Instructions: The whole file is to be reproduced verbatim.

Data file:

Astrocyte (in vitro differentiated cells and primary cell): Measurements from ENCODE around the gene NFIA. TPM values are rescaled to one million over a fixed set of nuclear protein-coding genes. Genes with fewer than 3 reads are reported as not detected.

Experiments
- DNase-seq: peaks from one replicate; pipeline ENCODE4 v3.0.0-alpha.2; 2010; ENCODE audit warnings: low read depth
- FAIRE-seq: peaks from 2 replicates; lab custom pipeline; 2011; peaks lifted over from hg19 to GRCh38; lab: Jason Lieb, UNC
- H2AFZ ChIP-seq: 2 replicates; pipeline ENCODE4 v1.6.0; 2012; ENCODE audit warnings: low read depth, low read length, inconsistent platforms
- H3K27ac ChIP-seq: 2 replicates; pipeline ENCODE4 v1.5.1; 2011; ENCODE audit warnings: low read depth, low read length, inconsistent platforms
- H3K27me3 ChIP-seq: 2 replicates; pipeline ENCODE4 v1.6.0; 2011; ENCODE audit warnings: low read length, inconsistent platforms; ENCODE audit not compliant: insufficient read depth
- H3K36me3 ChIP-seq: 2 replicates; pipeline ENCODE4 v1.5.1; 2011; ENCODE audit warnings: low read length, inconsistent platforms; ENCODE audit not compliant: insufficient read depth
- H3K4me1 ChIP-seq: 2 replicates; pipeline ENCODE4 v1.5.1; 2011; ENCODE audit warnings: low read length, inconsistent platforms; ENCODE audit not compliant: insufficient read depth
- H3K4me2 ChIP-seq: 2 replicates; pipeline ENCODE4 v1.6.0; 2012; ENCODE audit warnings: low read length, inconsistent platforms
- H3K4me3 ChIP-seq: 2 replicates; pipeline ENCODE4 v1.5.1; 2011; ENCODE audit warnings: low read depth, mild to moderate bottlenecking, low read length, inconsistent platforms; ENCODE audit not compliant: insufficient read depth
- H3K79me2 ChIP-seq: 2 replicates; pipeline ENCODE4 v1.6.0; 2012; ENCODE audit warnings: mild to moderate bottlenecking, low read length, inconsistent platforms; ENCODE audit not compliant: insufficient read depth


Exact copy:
Astrocyte (in vitro differentiated cells and primary cell): Measurements from ENCODE around the gene NFIA. TPM values are rescaled to one million over a fixed set of nuclear protein-coding genes. Genes with fewer than 3 reads are reported as not detected.

Experiments
- DNase-seq: peaks from one replicate; pipeline ENCODE4 v3.0.0-alpha.2; 2010; ENCODE audit warnings: low read depth
- FAIRE-seq: peaks from 2 replicates; lab custom pipeline; 2011; peaks lifted over from hg19 to GRCh38; lab: Jason Lieb, UNC
- H2AFZ ChIP-seq: 2 replicates; pipeline ENCODE4 v1.6.0; 2012; ENCODE audit warnings: low read depth, low read length, inconsistent platforms
- H3K27ac ChIP-seq: 2 replicates; pipeline ENCODE4 v1.5.1; 2011; ENCODE audit warnings: low read depth, low read length, inconsistent platforms
- H3K27me3 ChIP-seq: 2 replicates; pipeline ENCODE4 v1.6.0; 2011; ENCODE audit warnings: low read length, inconsistent platforms; ENCODE audit not compliant: insufficient read depth
- H3K36me3 ChIP-seq: 2 replicates; pipeline ENCODE4 v1.5.1; 2011; ENCODE audit warnings: low read length, inconsistent platforms; ENCODE audit not compliant: insufficient read depth
- H3K4me1 ChIP-seq: 2 replicates; pipeline ENCODE4 v1.5.1; 2011; ENCODE audit warnings: low read length, inconsistent platforms; ENCODE audit not compliant: insufficient read depth
- H3K4me2 ChIP-seq: 2 replicates; pipeline ENCODE4 v1.6.0; 2012; ENCODE audit warnings: low read length, inconsistent platforms
- H3K4me3 ChIP-seq: 2 replicates; pipeline ENCODE4 v1.5.1; 2011; ENCODE audit warnings: low read depth, mild to moderate bottlenecking, low read length, inconsistent platforms; ENCODE audit not compliant: insufficient read depth
- H3K79me2 ChIP-seq: 2 replicates; pipeline ENCODE4 v1.6.0; 2012; ENCODE audit warnings: mild to moderate bottlenecking, low read length, inconsistent platforms; ENCODE audit not compliant: insufficient read depth